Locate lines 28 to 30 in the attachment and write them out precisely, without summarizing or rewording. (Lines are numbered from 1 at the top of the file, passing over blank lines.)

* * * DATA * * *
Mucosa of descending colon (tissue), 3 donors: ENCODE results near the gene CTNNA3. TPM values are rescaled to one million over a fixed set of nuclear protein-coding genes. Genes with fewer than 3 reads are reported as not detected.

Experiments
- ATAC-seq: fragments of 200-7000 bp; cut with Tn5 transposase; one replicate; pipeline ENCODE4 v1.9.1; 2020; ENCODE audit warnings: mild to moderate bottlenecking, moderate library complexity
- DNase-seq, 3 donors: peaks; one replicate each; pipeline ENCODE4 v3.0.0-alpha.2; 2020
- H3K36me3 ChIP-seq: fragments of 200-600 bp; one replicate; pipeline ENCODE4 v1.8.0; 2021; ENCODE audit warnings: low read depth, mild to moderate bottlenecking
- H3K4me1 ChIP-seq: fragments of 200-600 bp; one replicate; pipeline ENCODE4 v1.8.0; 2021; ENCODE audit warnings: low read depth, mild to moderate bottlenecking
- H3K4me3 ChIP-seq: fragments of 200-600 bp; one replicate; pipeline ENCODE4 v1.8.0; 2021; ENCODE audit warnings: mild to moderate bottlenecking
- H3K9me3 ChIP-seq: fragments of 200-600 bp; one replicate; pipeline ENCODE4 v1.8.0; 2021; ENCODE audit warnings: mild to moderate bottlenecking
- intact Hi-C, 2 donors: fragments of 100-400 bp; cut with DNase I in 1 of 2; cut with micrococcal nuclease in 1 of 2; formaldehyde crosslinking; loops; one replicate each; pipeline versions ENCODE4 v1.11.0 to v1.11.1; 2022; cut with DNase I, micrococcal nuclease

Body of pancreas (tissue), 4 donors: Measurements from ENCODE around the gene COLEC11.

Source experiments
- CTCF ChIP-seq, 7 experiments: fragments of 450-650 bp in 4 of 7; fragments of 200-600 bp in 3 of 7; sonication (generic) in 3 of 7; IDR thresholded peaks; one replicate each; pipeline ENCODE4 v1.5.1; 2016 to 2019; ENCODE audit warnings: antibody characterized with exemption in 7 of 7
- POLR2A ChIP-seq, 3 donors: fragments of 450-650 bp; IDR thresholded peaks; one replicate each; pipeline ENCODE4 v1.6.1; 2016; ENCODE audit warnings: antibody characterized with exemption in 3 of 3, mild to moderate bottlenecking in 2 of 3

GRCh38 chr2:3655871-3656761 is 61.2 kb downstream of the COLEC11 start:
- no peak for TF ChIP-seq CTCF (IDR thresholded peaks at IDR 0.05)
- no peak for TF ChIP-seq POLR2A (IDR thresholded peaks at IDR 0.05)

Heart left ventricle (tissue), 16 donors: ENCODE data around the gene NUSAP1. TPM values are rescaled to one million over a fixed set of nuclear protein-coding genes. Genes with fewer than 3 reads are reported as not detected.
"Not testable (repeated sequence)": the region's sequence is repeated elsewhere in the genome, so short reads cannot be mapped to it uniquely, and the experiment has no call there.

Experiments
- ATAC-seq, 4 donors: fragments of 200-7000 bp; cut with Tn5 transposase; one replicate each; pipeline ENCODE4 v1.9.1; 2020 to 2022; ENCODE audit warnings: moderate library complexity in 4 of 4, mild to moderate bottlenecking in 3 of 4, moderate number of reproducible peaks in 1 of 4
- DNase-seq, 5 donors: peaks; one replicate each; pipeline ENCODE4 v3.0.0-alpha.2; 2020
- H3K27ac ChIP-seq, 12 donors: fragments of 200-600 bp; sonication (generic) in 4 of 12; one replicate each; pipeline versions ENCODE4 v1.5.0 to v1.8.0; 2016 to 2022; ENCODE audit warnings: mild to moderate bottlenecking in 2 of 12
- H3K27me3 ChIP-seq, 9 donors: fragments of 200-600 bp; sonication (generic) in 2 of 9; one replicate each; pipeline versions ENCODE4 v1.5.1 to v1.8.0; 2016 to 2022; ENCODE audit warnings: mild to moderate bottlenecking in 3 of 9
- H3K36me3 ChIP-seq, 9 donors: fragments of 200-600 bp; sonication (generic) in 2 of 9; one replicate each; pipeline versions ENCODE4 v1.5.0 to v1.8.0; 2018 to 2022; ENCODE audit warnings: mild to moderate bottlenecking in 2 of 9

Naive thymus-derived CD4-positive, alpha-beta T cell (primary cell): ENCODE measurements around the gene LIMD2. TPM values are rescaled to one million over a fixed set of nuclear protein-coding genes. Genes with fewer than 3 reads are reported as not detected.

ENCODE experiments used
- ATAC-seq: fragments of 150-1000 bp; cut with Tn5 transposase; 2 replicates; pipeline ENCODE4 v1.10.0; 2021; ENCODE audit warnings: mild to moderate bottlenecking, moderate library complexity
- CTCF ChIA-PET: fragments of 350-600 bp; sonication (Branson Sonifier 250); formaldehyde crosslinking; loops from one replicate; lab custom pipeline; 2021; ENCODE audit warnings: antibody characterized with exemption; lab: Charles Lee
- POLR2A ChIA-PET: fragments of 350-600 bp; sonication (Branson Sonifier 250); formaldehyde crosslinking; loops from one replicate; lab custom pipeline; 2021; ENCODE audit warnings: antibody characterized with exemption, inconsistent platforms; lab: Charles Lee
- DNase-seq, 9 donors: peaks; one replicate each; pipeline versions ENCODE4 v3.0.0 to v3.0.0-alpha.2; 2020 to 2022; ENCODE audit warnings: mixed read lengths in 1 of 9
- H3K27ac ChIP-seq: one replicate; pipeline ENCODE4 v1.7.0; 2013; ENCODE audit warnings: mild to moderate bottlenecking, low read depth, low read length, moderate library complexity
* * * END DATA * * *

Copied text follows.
- CTCF ChIA-PET: fragments of 350-600 bp; sonication (Branson Sonifier 250); formaldehyde crosslinking; loops from one replicate; lab custom pipeline; 2021; ENCODE audit warnings: antibody characterized with exemption; lab: Charles Lee
- POLR2A ChIA-PET: fragments of 350-600 bp; sonication (Branson Sonifier 250); formaldehyde crosslinking; loops from one replicate; lab custom pipeline; 2021; ENCODE audit warnings: antibody characterized with exemption, inconsistent platforms; lab: Charles Lee
- DNase-seq, 9 donors: peaks; one replicate each; pipeline versions ENCODE4 v3.0.0 to v3.0.0-alpha.2; 2020 to 2022; ENCODE audit warnings: mixed read lengths in 1 of 9